OpenFDA gives the long awaited ‘all-clear’ to harness the power of these data to improve care throughout the healthcare system.   We’re excited to see how this evolves in the product space – especially at the patient level – in the months and years ahead.

The Bad:

As with any new launch, once the excitement dies down, the true capabilities and limitations of the system are revealed. After careful review we’ve discovered several major concerns, two of the big ones are detailed below:

Continue reading “OpenFDA – the Good, the Bad, and the Ugly”

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Screen Shot 2014-06-24 at 6.09.38 AMThere’s a growing view in U.S. healthcare circles that the industry is on the cusp of remarkable – perhaps even revolutionary – transformation. At a recent summit sponsored by the Altarum Institute’s Center for Sustainable Health Spending, speaker after speaker returned to the theme that we are slowly but surely moving from a volume-based system (paying for stuff) to a value-based model (paying for results).

The health sector is moving toward the traditional economic principles of other industries.  Revenues flow to businesses that are high quality, efficient and knowledgeable about customer desires. In other words, high performers reap the financial rewards, not those that are simply doing more. We at PwC describe this future state as the New Health Economy.

Several stars have aligned to make this shift possible. Cost pressures have turned attention to getting our money’s worth in healthcare. Technological advances such as cloud storage, mobile devices and data analytics provide the tools to deliver the right care to the right patient at the right time. And consumers today have both the freedom and responsibility that come with making more decisions and spending their own money.

What was striking at the Altarum summit was the widespread agreement on where American healthcare is headed. Speakers referenced the rise of myriad alternative payment programs, including overall spending growth limits in Massachusetts, site agnostic payments for specialty care such as oncology and provider bonuses tied to patient satisfaction.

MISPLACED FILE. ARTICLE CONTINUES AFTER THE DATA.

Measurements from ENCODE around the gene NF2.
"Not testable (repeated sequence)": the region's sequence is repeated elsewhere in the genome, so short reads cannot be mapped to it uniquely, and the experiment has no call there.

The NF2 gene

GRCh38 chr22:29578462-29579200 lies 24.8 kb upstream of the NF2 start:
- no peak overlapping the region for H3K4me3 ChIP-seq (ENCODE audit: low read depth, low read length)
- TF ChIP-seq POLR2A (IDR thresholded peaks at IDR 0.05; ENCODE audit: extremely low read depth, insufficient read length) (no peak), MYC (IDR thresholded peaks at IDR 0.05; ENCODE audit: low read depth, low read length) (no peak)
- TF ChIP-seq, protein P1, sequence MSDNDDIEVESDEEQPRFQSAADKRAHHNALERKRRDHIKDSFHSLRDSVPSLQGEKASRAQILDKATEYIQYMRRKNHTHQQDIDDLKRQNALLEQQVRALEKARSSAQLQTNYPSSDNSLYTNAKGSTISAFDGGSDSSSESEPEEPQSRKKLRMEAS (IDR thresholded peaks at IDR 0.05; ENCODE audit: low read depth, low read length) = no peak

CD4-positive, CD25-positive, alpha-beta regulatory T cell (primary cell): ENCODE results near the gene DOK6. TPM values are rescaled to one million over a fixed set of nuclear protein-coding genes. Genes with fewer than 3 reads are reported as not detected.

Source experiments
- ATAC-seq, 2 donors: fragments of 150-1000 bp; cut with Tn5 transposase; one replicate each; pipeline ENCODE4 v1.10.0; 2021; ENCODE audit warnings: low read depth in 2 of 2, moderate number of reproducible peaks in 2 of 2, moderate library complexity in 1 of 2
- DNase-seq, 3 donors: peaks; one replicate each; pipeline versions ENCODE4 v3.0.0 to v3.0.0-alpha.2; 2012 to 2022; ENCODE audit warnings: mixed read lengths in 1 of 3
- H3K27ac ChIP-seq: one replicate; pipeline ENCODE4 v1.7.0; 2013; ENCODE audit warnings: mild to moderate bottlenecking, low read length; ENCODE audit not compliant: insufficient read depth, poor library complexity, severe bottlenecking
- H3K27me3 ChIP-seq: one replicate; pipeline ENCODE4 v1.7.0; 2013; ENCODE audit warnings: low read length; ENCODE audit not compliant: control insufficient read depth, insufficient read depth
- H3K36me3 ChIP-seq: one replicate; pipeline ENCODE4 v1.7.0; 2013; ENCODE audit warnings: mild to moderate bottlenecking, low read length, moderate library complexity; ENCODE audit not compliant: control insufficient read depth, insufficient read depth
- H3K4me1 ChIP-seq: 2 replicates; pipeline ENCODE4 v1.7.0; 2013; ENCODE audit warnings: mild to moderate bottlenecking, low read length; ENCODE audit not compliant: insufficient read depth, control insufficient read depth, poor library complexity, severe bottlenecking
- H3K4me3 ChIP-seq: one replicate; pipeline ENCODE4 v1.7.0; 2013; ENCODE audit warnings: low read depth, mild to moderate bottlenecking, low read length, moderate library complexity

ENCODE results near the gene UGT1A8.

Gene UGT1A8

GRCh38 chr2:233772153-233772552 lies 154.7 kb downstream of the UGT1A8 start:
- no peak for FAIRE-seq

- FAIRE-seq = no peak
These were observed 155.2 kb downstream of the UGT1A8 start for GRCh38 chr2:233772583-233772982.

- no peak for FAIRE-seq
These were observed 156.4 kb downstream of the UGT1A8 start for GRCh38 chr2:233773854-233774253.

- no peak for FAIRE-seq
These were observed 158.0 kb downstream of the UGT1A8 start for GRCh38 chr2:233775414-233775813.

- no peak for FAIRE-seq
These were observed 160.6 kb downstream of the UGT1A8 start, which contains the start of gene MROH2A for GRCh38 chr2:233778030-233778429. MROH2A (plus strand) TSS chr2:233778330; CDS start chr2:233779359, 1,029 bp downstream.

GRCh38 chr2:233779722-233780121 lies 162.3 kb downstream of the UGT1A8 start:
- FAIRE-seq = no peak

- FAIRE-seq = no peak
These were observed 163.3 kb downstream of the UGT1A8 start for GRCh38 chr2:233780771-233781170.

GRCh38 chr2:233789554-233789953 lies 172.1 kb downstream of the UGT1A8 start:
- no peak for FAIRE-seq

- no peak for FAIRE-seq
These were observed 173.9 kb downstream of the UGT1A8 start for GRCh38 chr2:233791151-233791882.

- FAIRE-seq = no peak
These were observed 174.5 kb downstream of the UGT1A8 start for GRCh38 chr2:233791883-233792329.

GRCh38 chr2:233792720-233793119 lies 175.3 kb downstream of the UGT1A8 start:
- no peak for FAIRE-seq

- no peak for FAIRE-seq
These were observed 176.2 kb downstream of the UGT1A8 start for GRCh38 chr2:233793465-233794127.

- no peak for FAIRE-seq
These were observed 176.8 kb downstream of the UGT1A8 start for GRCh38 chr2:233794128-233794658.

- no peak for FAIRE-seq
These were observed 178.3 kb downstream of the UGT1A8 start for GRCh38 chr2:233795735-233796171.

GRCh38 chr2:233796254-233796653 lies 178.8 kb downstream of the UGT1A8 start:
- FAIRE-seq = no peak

Continue reading “The Next Health Economy”

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Among the American public and even some policymakers, it has become conventional wisdom that poverty, a dearth of supermarkets, reduced leisure time, and insufficient exercise are key forces behind the U.S. obesity epidemic.

Conventional wisdom is an unreliable guide, however, and in this case, much of it is wrong: The epidemic actually coincides with a falling share of income spent on food, wider availability of fruits and vegetables, increased leisure time, and more exercise among the general population.

Of course, there are differences between individuals, but we need to explain the change in obesity over time, not why people differ. Some differences in body mass index (BMI) are associated with genetic makeup. But genes haven’t changed in the past 50 years, so differences between individuals don’t explain trends.

Data from a new analysis of this issue indicates that the same argument applies to other characteristics, such as geography. Southern hospitality’s heavy food hasn’t caused the obesity epidemic any more than an active Colorado lifestyle has prevented it. There are differences at a given point in time, but the trend is the same, as shown in the figure below.

Percentage of Population with a BMI Over 25 in California, Colorado, and Mississippi

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SOURCE: Calculations based on Behavioral Risk Factor Surveillance Survey; smooth trend adjusted for 2010 demographics.